During the festival, Litvak and Bonen
held up a card with the name and link to Food Banks Canada to introduce each performer and Harris was in the background on acomputer, having to “Zoom” into the show from her home in London, Ontario. McKinnon started the show with a handful of Dylan-esque country-folk guitar tracks tinged with a bluesy twang. Due to video trouble, McKinnon could only perform three songs, “Corrina Corona” about the current stay-at-home life we’re living, a soothing instrumental piece, and a final tune telling the story of finding an apartment in Toronto, borrowing the country tradition of spinning yarns through song.
Toronto producer Pyari was next and performed a non-traditional set, creating original beats live on his computer. To start, he explained that while at home, he’s felt the urge to shave his head, which is a feeling it seems many people have likewise shared. So, he decided to make a track using the sound of a hair trimmer. He recorded the trimmer live and then used a keyboard to manipulate the sound and layer several other beats into an impressive assortment of loops.
Next, Pyari performed a cover of a James Blake song combined with aspects from “Three Nights” by Domnic Fike and “Thinkin Bout You” by Frank Ocean. He then concluded the set with a live performance of an original track entitled “Coach Bus” produced by @vampiriclord. Pyari’s performance offered a unique insider’s-view of the recording studio and showed how beats are made while also demonstrating his considerable improvisational production skills.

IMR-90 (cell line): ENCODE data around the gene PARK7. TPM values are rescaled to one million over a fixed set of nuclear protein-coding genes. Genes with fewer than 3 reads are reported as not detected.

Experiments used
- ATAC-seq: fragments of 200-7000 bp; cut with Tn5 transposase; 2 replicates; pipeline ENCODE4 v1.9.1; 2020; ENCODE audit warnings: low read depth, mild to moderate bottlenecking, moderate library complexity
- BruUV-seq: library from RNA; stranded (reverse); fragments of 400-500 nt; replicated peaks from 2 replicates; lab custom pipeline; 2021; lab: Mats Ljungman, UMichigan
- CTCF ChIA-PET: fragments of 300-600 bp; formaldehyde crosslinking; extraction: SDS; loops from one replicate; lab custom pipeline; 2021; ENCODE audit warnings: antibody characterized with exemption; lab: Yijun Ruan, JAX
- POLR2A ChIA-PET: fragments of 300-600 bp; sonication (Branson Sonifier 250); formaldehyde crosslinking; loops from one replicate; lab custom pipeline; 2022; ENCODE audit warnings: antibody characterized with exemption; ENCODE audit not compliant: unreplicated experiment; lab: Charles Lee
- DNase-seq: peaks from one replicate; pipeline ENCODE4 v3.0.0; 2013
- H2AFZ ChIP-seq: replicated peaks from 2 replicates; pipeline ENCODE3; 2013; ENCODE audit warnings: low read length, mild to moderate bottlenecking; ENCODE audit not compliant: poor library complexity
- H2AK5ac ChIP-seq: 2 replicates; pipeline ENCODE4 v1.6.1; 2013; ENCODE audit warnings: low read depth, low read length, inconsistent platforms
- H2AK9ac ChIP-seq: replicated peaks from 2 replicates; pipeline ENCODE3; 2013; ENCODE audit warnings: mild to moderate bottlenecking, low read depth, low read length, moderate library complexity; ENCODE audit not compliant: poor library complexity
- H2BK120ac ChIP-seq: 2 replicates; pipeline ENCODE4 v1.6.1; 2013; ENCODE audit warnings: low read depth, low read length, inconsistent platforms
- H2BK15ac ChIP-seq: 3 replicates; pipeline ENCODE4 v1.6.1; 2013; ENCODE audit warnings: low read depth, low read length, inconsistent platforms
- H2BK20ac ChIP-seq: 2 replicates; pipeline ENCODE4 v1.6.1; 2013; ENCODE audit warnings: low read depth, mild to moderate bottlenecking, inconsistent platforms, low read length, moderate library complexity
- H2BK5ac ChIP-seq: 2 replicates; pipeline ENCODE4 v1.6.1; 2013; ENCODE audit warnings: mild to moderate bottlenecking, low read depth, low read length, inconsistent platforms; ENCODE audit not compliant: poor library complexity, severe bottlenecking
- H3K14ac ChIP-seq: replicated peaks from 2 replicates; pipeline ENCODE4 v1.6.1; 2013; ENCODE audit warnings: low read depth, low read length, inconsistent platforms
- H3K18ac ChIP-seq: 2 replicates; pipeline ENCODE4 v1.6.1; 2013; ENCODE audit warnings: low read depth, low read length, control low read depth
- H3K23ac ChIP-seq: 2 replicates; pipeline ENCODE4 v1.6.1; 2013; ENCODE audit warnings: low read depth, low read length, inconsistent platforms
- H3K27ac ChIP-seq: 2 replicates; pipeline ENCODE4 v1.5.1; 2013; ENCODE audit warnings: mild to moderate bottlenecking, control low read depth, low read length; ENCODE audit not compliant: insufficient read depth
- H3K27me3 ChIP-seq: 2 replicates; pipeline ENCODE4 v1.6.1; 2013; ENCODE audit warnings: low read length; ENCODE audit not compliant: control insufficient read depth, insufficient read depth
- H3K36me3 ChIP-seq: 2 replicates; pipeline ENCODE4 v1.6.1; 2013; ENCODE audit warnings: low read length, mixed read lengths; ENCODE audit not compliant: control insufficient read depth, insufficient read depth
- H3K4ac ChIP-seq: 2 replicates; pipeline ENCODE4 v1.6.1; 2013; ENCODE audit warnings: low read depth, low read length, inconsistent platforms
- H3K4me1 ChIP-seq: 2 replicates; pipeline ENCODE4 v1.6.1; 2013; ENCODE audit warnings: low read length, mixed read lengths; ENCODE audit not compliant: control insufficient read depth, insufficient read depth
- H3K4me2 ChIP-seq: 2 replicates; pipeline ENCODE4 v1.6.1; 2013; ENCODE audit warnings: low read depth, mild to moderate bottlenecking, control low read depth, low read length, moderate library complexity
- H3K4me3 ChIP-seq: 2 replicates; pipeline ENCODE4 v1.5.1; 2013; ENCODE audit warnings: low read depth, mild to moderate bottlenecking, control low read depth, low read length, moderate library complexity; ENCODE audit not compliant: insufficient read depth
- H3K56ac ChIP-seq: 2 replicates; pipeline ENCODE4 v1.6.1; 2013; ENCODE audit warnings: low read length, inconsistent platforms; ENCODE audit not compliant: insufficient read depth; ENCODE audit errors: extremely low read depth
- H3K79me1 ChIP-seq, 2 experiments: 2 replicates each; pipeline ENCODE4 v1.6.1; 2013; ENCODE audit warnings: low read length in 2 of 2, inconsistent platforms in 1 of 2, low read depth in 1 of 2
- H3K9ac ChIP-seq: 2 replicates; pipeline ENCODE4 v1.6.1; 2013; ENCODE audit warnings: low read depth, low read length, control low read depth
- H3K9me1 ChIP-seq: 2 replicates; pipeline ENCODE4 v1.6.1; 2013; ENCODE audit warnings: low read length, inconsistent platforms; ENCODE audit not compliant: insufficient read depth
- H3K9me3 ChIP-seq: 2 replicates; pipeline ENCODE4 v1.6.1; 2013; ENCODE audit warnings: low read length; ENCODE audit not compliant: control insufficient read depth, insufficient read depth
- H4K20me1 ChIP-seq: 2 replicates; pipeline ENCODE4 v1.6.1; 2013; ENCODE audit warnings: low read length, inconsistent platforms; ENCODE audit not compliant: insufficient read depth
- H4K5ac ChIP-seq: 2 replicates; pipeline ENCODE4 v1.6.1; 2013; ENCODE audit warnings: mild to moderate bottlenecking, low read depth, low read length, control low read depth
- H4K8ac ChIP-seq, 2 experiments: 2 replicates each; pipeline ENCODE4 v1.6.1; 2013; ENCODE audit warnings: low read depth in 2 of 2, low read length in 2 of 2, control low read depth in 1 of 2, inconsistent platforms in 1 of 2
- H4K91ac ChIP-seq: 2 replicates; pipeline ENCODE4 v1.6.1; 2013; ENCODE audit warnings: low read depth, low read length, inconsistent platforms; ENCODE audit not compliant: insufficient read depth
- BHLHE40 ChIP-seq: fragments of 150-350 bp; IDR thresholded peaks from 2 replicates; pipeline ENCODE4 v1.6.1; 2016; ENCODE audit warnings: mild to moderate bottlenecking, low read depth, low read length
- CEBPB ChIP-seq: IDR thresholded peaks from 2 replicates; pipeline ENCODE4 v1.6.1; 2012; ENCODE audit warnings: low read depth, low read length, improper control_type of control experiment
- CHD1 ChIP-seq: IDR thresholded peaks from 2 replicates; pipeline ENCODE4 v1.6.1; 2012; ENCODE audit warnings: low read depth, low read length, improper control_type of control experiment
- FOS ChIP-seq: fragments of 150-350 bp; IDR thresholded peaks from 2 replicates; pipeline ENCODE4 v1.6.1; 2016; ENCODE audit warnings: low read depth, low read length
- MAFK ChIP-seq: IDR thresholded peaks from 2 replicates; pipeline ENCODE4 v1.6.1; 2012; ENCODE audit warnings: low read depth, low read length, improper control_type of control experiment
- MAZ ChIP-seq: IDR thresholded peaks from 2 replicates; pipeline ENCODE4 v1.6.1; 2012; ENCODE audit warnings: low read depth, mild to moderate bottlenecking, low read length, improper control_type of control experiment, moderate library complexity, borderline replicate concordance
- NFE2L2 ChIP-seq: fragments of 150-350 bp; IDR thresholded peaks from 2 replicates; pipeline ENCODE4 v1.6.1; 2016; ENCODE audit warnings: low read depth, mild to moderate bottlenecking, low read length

Amelia Ear Heart’s Sonic Aviary was next, consisting of Adam Borohov and Alana O’Reilly. Borohov looked as if Wayne Coyne of the Flaming Lips had just stepped out of an open roof airplane with wild curly hair. The four songs the duo performed, “Love Us”, “Sweet Dreams, Felix”, “Mother Cellophane”, and “Amelia Ear Heart”, could each be used as a lullaby, melding Borohov’s guitar and soft folk vocals with O’Reilly’s impressive theatre range.